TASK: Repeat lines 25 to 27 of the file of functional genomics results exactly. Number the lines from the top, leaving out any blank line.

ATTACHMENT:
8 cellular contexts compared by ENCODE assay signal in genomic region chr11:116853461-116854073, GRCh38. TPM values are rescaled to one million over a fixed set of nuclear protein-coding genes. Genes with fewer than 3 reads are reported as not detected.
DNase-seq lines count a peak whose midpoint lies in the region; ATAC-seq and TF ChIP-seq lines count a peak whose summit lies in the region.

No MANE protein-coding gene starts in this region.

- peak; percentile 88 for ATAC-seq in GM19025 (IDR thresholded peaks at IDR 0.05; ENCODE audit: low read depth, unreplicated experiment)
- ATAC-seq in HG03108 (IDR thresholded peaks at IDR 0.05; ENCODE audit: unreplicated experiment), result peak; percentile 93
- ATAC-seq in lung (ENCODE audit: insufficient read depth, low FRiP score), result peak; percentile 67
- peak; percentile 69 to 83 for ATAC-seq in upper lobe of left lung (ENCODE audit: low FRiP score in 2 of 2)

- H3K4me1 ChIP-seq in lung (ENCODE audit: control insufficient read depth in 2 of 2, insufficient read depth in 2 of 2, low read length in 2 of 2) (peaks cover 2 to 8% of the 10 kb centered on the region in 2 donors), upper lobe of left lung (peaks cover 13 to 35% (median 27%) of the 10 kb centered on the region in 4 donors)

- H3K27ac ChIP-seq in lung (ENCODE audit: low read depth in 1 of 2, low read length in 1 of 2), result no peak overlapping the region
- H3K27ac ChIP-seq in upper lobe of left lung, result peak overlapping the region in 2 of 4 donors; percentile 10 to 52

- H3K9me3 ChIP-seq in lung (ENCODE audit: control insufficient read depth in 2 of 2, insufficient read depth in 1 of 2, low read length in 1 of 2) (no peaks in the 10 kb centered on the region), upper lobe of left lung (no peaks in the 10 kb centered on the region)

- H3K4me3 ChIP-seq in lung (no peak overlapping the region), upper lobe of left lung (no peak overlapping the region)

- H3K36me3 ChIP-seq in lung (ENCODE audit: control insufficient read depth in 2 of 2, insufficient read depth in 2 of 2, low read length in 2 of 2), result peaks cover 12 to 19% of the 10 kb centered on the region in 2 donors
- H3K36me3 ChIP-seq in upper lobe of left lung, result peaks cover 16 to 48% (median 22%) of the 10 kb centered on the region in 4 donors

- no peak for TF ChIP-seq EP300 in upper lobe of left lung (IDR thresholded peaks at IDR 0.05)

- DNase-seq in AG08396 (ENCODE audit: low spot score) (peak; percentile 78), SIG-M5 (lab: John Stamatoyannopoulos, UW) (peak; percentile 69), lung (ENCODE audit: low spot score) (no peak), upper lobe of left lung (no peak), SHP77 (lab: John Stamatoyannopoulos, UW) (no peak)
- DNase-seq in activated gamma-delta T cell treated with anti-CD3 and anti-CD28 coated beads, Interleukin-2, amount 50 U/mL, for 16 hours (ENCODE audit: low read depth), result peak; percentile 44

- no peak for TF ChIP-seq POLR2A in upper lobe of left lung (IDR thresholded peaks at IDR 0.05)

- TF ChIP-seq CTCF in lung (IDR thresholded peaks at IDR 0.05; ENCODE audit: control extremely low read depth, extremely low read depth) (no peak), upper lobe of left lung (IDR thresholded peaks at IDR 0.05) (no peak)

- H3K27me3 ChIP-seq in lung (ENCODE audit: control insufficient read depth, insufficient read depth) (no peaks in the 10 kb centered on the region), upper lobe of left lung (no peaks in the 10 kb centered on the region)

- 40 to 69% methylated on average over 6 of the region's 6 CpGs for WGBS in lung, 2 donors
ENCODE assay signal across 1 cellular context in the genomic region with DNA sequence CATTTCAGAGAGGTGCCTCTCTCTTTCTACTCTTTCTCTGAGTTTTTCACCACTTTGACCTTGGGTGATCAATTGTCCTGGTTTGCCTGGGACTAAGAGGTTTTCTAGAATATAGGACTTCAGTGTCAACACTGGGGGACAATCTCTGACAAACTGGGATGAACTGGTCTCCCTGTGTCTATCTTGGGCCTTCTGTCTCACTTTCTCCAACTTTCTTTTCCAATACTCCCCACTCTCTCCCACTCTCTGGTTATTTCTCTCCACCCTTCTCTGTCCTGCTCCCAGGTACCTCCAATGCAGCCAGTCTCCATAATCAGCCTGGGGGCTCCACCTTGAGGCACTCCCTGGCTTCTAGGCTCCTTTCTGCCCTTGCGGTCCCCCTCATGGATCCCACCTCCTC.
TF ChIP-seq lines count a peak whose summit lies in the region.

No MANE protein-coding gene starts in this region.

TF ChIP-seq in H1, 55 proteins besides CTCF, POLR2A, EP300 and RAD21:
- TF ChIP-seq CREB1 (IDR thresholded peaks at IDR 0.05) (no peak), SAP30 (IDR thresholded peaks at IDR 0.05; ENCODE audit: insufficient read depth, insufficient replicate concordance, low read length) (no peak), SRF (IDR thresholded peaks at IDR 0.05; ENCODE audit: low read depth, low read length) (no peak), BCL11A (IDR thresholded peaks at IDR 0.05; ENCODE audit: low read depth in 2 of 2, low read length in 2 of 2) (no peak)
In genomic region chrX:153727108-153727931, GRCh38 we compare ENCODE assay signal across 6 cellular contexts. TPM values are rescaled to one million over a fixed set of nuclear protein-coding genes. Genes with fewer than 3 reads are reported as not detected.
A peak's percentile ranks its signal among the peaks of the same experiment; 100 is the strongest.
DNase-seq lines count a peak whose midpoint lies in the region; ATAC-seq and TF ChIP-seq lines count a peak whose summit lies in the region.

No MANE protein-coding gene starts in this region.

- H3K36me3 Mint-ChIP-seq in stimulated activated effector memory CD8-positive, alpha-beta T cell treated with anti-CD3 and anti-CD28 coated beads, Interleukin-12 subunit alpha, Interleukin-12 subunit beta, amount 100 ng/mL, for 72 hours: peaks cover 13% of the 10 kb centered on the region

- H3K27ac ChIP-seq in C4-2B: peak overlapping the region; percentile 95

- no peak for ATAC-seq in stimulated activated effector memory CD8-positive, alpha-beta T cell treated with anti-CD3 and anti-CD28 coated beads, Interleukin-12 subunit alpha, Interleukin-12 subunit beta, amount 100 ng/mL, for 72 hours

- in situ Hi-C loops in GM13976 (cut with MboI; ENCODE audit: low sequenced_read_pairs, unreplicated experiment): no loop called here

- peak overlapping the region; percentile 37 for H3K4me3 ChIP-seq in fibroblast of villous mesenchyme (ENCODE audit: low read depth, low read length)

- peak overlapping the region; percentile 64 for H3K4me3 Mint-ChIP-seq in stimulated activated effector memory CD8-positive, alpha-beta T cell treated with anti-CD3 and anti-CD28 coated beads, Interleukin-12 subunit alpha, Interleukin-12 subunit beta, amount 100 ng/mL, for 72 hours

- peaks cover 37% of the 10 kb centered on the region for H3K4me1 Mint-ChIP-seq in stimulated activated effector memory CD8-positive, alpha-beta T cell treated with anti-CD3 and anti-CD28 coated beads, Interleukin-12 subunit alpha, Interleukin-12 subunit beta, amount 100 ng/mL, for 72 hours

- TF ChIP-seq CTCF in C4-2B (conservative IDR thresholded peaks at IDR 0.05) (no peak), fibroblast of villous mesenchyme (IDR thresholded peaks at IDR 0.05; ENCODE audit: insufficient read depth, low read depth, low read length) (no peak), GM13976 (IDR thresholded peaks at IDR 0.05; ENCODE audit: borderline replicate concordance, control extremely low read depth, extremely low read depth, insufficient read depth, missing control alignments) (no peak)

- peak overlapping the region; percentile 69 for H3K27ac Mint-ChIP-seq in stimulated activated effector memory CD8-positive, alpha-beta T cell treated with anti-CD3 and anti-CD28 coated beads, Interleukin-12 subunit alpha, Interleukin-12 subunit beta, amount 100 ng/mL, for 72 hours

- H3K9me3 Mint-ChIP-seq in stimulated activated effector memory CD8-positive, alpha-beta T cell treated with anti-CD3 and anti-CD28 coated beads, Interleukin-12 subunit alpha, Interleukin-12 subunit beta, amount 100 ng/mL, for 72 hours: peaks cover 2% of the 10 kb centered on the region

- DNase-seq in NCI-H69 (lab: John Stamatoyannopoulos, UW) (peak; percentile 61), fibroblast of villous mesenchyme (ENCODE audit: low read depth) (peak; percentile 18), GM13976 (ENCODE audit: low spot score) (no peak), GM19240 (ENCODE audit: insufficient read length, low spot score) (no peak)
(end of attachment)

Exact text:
TF ChIP-seq in H1, 55 proteins besides CTCF, POLR2A, EP300 and RAD21:
- TF ChIP-seq CREB1 (IDR thresholded peaks at IDR 0.05) (no peak), SAP30 (IDR thresholded peaks at IDR 0.05; ENCODE audit: insufficient read depth, insufficient replicate concordance, low read length) (no peak), SRF (IDR thresholded peaks at IDR 0.05; ENCODE audit: low read depth, low read length) (no peak), BCL11A (IDR thresholded peaks at IDR 0.05; ENCODE audit: low read depth in 2 of 2, low read length in 2 of 2) (no peak)
In genomic region chrX:153727108-153727931, GRCh38 we compare ENCODE assay signal across 6 cellular contexts. TPM values are rescaled to one million over a fixed set of nuclear protein-coding genes. Genes with fewer than 3 reads are reported as not detected.